possible to pursue creative growth alongside academic demands—yet U3 McGill psychology student Vikki Gilmore is doing just that. The McGill Tribune sat down with the singer-songwriter to talk about her new EP, Someone, and the inspiration behind her work.
With Someone, Gilmore articulates themes common among those her age: Struggles in letting go of the past, navigating love, and the simultaneous fear and elation that come with breaking free from one’s comfort zone.
“I find [that this EP is] like a journal entry from this segment of my life,”Gilmore said.
It’s an apt comparison, considering the EP’s raw vulnerability, as well as Gilmore’s creative process. Much like a diary, Gilmore begins writing the lyrics of a song first. For Someone, she drew inspiration from listening to the stories of people around her and relating them to her own experiences, weaving together a narrative that is both personal and relatable.
“Someone walks into our lives and changes how we see,” Gilmore sings in her title track, elegantly summarizing a universal experience and inviting listeners to resonate with her work.
“I find it’s nice to write about something that people can interpret in a million different ways,” Gilmore said.
Even for Gilmore, her songs are constantly lending themselves to new interpretations.
“Every time I listen to [the EP], or every time I play it, it’ll mean something different to me,” she said.
From a lyrical standpoint, Someone is an insightful exploration of a single chapter in a much larger story. Gilmore sings of love and pain, of loss and longing, and finishes with a farewell to old comforts with “Home.” It is a bittersweet conclusion, that allows for the close of one narrative to make way for the beginning of another.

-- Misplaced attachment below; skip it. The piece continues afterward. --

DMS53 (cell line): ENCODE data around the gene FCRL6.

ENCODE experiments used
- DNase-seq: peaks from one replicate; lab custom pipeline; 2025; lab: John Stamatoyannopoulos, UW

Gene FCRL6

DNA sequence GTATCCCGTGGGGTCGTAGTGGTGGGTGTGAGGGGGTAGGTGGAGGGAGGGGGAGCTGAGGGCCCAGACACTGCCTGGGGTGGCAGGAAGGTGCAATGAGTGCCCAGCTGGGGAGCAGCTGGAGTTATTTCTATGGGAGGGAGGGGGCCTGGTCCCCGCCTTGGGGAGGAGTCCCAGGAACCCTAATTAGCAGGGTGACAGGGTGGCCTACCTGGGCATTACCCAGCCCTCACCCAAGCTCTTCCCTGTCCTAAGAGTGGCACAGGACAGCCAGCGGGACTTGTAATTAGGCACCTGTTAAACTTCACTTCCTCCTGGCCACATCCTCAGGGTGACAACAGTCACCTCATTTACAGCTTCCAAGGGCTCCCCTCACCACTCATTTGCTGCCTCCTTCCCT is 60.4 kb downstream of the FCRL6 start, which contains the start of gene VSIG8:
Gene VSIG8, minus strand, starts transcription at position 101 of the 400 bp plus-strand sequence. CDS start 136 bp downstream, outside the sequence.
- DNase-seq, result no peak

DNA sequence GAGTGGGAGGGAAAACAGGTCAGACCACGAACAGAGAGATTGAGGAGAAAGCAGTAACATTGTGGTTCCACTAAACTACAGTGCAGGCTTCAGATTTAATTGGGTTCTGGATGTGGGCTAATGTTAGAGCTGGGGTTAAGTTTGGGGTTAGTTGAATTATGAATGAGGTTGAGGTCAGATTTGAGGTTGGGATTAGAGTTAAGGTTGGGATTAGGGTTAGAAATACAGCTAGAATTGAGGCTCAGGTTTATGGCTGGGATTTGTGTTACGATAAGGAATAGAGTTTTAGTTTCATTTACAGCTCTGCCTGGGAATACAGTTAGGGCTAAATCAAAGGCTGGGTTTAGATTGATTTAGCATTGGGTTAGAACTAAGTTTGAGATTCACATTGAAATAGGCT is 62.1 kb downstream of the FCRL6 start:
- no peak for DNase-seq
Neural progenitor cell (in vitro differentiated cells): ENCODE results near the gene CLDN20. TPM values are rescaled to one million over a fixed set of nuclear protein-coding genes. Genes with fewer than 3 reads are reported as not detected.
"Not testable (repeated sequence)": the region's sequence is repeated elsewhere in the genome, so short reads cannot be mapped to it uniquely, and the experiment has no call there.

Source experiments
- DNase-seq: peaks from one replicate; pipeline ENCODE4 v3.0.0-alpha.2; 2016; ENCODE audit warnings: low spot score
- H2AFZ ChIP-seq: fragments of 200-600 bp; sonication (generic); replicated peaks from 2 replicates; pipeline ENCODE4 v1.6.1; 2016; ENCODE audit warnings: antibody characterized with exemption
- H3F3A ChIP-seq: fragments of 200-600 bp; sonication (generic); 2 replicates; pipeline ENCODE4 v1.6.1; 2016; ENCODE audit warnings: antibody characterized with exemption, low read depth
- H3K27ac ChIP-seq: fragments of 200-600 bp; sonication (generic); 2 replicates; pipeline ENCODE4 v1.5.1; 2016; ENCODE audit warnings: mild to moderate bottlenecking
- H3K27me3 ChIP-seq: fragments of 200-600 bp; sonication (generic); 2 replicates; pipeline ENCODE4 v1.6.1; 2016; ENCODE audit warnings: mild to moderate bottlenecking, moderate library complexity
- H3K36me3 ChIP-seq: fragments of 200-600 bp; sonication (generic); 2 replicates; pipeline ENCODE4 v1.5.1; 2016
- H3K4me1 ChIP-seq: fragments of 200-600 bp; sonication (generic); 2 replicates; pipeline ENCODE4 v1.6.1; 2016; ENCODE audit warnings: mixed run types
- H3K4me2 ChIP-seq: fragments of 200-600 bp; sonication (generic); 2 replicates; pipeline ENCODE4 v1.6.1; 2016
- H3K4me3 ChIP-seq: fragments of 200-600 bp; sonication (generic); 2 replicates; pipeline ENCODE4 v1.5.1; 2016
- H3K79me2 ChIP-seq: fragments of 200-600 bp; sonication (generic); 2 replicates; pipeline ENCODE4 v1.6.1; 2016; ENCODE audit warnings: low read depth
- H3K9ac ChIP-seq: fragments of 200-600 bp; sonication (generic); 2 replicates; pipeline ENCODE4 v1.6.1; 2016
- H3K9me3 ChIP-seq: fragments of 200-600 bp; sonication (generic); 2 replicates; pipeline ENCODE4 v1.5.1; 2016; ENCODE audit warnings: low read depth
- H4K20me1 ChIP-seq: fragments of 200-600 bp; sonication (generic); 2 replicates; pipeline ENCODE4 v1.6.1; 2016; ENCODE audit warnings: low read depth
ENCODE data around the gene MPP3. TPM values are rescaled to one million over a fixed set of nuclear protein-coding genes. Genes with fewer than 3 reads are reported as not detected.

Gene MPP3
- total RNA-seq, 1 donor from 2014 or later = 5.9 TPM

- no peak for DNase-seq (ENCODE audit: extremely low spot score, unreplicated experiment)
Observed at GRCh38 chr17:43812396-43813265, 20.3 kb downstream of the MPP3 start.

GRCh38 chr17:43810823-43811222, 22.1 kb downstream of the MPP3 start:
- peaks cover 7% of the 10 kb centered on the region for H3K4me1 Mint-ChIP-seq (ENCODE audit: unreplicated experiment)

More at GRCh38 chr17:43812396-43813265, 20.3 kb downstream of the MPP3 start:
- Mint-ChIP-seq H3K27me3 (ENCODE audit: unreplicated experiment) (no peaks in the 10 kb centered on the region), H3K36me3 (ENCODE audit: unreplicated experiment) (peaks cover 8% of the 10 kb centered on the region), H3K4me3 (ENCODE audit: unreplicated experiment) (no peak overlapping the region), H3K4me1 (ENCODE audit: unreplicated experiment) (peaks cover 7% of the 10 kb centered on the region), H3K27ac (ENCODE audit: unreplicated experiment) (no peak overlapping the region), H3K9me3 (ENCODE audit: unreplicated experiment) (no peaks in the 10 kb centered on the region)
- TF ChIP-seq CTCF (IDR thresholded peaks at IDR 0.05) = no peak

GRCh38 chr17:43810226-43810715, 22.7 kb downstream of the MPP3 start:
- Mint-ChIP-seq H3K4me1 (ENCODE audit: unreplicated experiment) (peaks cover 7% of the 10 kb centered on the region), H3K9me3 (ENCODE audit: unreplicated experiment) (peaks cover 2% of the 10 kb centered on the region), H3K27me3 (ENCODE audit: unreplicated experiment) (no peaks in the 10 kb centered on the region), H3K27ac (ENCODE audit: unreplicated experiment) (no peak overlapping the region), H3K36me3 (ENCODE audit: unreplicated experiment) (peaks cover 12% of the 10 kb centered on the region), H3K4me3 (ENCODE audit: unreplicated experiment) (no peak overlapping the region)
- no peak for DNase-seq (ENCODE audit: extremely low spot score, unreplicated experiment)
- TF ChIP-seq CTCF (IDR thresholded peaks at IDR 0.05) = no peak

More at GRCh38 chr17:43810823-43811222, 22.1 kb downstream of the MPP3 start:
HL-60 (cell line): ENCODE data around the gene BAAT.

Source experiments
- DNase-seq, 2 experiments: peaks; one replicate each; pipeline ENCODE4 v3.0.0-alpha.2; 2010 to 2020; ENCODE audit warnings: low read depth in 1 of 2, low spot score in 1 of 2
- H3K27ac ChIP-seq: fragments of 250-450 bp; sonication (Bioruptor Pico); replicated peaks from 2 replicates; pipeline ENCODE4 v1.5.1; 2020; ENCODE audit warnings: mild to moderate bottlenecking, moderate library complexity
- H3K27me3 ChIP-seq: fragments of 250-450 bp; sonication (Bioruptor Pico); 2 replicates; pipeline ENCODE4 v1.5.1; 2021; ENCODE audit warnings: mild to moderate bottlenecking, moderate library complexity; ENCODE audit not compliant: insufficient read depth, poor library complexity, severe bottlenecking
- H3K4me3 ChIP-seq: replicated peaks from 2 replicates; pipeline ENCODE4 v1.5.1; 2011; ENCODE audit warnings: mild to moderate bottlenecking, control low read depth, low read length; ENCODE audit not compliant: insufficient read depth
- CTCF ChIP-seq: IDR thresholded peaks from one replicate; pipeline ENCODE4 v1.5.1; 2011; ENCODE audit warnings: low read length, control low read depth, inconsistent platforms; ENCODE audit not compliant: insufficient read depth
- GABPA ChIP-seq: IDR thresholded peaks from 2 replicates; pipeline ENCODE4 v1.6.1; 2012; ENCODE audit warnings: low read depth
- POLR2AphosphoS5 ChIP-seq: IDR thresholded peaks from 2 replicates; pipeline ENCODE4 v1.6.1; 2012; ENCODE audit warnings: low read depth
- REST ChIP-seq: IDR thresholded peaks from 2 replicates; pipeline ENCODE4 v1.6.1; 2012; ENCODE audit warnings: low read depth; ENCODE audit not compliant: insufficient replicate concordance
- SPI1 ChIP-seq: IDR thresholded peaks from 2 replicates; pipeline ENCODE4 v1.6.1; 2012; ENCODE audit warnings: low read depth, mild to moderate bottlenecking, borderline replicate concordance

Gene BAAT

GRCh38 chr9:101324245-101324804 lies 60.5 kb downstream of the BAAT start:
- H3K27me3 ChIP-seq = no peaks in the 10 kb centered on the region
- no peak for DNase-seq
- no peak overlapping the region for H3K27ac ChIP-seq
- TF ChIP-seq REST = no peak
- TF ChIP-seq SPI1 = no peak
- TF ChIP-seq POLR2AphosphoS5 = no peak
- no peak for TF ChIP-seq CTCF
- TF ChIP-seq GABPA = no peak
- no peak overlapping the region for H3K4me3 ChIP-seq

Gilmore admits that as a self-taught musician, instrumentation does not come as easily as writing lyrics. Listeners can hear that she’s still learning: Someone’s melodies are relatively simple. However, in a world in which popular music is often gimmicky and overproduced, simplicity isn’t necessarily a disadvantage. Gilmore’s stripped-down arrangements lend her work a raw, yet sophisticated quality, drawing attention to the beautiful timbre of her voice and amplifying her emotional honesty.
Gilmore expresses immense gratitude for her producer, fellow Montreal indie musician Mathieu LeGuerrier, and his understanding of her artistic vision.
“I was able to tell him, ‘This is what I have in my head, this is the idea I have, I don’t know how to explain it musically,’ […] and he did it, and it was amazing,” Gilmore said.
A Montreal native, Gilmore cites the city’s unique artistic backdrop as a major influence. She describes an incredibly positive, supportive experience within the local music scene.
“You can do absolutely anything and people will include you,” Gilmore said.
In forging her identity as a musician, Gilmore is inspired by the music of her upbringing as well as the local music sphere.
“I was raised on folk music, so that’s where I kind of lean […] but I find in Montreal we have a beautiful indie scene,” Gilmore said. “I’ve tried taking a lot of inspiration from that, merging the two.”
She urges fellow young musicians to take advantage of the opportunities of such a vibrant scene.
“In Montreal, we have a lot of opportunities to just get out there,” Gilmore said. “People are really willing to support local art. If you reach out and put yourself out there, this is probably the city to do it.”
Gilmore plans on attending graduate school post-McGill, continuing her music while pursuing her interest in psychology.
“I know a lot of people have their professional careers and their music careers on the side,” Gilmore said. “If I can do that at McGill, I can do it in the real world too.”
Gilmore’s two EPs, Where You’re From and her new release Someone, are available now across all music platforms.